China won't ban Bibles at Olympics, assures Palau

China Aid Association
High profile evangelist Luis Palau is encouraging Christians to bring their Bibles to the Summer Olympics in China.
by Katherine T Phan
Posted: Saturday, February 23, 2008, 8:44 (GMT)
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Evangelist Luis Palau signs autographs at the New York launch event of his book, ‘A Friendly Dialogue Between An Atheist and A Christian,’ on Wednesday, February 20, 2008.
(Luis Palau Association / Brad Person)

NEW YORK — High profile evangelist Luis Palau is encouraging Christians to bring their Bibles to the Summer Olympics in China.
The Chinese Government is “wide open”, he claims, and will not stop visitors from bringing Scripture into the officially atheist country.
“I have asked officially from people here and over there. Any person can go in there and take Bibles, as long as they’re not selling them,” Palau told The Christian Post in an interview on Thursday.
“If they’re giving them away, they can take all the Bibles they want. And I think that’s going to happen. And I think that’s very valuable.”
Palau’s comments come after China persecution watchdogs criticised the Chinese Government last November for listing the Bible as one of the banned items in the Olympic Village.
A Chinese foreign ministry spokesman Liu Jianchao, however, clarified that China’s law “will guarantee religious freedom during the Olympics”, but not allow Bibles to be brought in for “distribution or propaganda”, reported Agence France-Presse. According to the official, athletes, journalists, and tourists will be allowed to bring worship items, including the Bible, for personal use.
Palau, who was in New York City this week to promote his new book, ‘A Friendly Dialogue Between An Atheist and A Christian’, said he does not think Christians will face much opposition from the People’s Republic of China during their stay there.
“I’m encouraging people to book their flights because it’s going to be jammed. And to get a hotel and bed and breakfast because it’s going to be jammed with people,” he said.
“But they’re going to be free, they’re not going to be stopped to express the Gospel, to preach,” he assured.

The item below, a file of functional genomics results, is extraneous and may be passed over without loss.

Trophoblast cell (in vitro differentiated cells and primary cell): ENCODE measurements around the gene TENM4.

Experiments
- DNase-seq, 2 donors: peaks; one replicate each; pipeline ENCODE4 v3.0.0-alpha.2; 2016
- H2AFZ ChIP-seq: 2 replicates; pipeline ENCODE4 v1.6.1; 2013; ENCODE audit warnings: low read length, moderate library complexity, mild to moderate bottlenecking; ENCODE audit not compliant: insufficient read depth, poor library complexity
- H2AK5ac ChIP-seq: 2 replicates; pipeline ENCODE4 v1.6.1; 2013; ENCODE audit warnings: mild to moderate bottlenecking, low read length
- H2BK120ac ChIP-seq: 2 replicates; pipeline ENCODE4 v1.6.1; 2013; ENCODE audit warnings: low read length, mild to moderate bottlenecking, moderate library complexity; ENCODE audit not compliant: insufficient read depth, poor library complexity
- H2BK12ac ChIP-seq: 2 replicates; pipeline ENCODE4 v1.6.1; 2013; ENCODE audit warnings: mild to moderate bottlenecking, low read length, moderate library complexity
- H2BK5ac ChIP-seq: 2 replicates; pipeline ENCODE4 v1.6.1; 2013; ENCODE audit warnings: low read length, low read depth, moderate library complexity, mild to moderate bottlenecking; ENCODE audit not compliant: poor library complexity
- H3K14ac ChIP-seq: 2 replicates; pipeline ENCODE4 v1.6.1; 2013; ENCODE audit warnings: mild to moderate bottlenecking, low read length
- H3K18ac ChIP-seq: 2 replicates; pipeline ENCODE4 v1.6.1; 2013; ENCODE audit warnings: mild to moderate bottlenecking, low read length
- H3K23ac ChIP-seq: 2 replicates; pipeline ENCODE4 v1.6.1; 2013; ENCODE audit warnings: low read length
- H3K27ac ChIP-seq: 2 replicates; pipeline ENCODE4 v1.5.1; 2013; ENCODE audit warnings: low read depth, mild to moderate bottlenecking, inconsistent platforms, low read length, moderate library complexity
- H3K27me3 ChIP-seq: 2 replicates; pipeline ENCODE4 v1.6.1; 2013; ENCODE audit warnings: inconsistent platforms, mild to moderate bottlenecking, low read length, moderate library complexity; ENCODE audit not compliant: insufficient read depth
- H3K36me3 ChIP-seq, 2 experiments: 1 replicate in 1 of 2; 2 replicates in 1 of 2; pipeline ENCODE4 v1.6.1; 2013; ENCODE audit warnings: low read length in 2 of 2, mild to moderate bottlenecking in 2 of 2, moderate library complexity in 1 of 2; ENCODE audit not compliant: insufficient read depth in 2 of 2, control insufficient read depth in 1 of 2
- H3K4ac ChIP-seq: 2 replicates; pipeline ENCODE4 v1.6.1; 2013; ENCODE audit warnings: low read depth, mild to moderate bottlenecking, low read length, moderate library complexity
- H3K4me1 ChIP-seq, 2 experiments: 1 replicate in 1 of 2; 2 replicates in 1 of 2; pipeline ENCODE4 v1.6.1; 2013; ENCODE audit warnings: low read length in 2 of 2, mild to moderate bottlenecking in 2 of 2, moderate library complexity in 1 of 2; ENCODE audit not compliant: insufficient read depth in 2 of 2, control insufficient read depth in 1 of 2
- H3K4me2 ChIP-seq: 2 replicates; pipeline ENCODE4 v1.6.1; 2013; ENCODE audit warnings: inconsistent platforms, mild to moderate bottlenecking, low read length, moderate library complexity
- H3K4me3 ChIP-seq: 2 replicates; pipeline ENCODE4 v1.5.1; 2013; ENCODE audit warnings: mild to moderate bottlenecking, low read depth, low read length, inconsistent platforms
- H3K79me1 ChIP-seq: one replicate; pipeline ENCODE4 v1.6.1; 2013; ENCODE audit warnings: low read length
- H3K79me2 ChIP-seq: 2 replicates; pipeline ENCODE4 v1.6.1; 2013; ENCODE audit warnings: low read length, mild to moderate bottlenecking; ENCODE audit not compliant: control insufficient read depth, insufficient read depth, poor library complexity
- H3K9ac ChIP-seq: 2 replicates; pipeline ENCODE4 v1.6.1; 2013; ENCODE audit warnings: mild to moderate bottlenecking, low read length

He added, “They were afraid that the athletes would start. Athletes are there to play and win, you know. But they may witness for Christ like some Chinese athletes do.”
The Chinese Government’s repressive religious policies are well documented, with worship outside state-approved venues prohibited and proselytising forbidden. Reports emerge on a regular basis of Christians being detained and harassed by police for defying the regulations.
Palau, however, is more optimistic. He said that his Gospel message in China has never been censored, although many persecution watchdog groups note that his addresses have been in government-sanctioned churches.
Despite being very open about his future plans in China, one obstacle Palau said he did encounter was permission to hold an open-door evangelistic rally in China.
While he looks forward to such a rally in China by the time the Summer Olympics arrive in Beijing in July, Palau said that for now he will just have to wait for approval by Chinese officials.
“I believe you ask for permission, from my perspective as a foreigner coming to a foreign country,” he explained.
“They have said to me, ‘Be patient. Keep coming back. In China, we’d like to befriend a person, get to know them, trust them’… So, we’re looking forward to it any day now.”
The Argentina-born evangelist even joked that he has personal reasons for wanting to hold the rally in China soon.
“I said to one of the ministers … ‘You know, I can’t wait forever. I’m getting old, you know? You’ve got to give me my chance.'”
If the rally is permitted in China, Palau said he plans to hold it in one of the major cities: Shanghai, Beijing, Nanjing, or Hangzhou.
In the meantime, Palau will promote his book, which released this month in the United States. He is also preparing for his next festival to be held March 14-15 in Buenos Aires, Argentina .
Palau’s book was first released in China in August 2006 under the title, Riverside Talks: A Friendly Dialogue Between An Atheist and A Christian. In the book, Palau and Zhao Qizheng, an atheist and former spokesman for Communist China’s Cabinet, share their unique perspectives on the Bible, philosophy of religion, history and politics. It became a national best-seller in China and is the first-ever book between a Chinese diplomat and a Christian evangelist.

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